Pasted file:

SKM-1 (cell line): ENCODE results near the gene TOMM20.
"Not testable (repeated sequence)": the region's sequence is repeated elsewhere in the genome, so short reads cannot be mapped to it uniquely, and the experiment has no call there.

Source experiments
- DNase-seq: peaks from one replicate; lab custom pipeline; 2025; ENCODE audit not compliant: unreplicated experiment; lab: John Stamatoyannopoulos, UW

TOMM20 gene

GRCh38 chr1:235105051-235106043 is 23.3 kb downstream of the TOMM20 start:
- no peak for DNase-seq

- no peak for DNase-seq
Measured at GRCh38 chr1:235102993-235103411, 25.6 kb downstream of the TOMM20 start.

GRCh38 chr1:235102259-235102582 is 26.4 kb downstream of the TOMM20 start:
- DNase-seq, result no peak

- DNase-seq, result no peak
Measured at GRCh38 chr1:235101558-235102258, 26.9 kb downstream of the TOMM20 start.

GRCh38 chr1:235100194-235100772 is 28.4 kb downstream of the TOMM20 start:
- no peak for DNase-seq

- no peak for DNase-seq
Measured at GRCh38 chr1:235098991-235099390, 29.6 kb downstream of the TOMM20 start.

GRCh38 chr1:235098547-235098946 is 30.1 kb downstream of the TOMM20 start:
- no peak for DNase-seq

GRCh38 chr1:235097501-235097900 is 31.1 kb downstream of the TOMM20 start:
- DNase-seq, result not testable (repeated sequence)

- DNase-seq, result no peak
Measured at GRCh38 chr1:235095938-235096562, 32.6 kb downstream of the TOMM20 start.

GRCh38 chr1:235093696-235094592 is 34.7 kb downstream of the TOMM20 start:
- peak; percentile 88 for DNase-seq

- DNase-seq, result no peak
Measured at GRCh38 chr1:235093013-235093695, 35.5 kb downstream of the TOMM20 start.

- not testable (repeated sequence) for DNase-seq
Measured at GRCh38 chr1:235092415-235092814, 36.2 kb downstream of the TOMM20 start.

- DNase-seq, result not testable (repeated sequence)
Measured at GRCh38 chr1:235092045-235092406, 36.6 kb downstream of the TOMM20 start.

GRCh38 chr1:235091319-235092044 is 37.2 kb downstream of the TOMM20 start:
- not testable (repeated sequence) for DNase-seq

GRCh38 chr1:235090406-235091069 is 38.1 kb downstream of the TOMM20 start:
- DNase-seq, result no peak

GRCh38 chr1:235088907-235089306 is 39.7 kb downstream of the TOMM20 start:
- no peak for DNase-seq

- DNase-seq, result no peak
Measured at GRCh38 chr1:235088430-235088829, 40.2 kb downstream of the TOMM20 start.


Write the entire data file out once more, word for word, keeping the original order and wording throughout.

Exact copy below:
SKM-1 (cell line): ENCODE results near the gene TOMM20.
"Not testable (repeated sequence)": the region's sequence is repeated elsewhere in the genome, so short reads cannot be mapped to it uniquely, and the experiment has no call there.

Source experiments
- DNase-seq: peaks from one replicate; lab custom pipeline; 2025; ENCODE audit not compliant: unreplicated experiment; lab: John Stamatoyannopoulos, UW

TOMM20 gene

GRCh38 chr1:235105051-235106043 is 23.3 kb downstream of the TOMM20 start:
- no peak for DNase-seq

- no peak for DNase-seq
Measured at GRCh38 chr1:235102993-235103411, 25.6 kb downstream of the TOMM20 start.

GRCh38 chr1:235102259-235102582 is 26.4 kb downstream of the TOMM20 start:
- DNase-seq, result no peak

- DNase-seq, result no peak
Measured at GRCh38 chr1:235101558-235102258, 26.9 kb downstream of the TOMM20 start.

GRCh38 chr1:235100194-235100772 is 28.4 kb downstream of the TOMM20 start:
- no peak for DNase-seq

- no peak for DNase-seq
Measured at GRCh38 chr1:235098991-235099390, 29.6 kb downstream of the TOMM20 start.

GRCh38 chr1:235098547-235098946 is 30.1 kb downstream of the TOMM20 start:
- no peak for DNase-seq

GRCh38 chr1:235097501-235097900 is 31.1 kb downstream of the TOMM20 start:
- DNase-seq, result not testable (repeated sequence)

- DNase-seq, result no peak
Measured at GRCh38 chr1:235095938-235096562, 32.6 kb downstream of the TOMM20 start.

GRCh38 chr1:235093696-235094592 is 34.7 kb downstream of the TOMM20 start:
- peak; percentile 88 for DNase-seq

- DNase-seq, result no peak
Measured at GRCh38 chr1:235093013-235093695, 35.5 kb downstream of the TOMM20 start.

- not testable (repeated sequence) for DNase-seq
Measured at GRCh38 chr1:235092415-235092814, 36.2 kb downstream of the TOMM20 start.

- DNase-seq, result not testable (repeated sequence)
Measured at GRCh38 chr1:235092045-235092406, 36.6 kb downstream of the TOMM20 start.

GRCh38 chr1:235091319-235092044 is 37.2 kb downstream of the TOMM20 start:
- not testable (repeated sequence) for DNase-seq

GRCh38 chr1:235090406-235091069 is 38.1 kb downstream of the TOMM20 start:
- DNase-seq, result no peak

GRCh38 chr1:235088907-235089306 is 39.7 kb downstream of the TOMM20 start:
- no peak for DNase-seq

- DNase-seq, result no peak
Measured at GRCh38 chr1:235088430-235088829, 40.2 kb downstream of the TOMM20 start.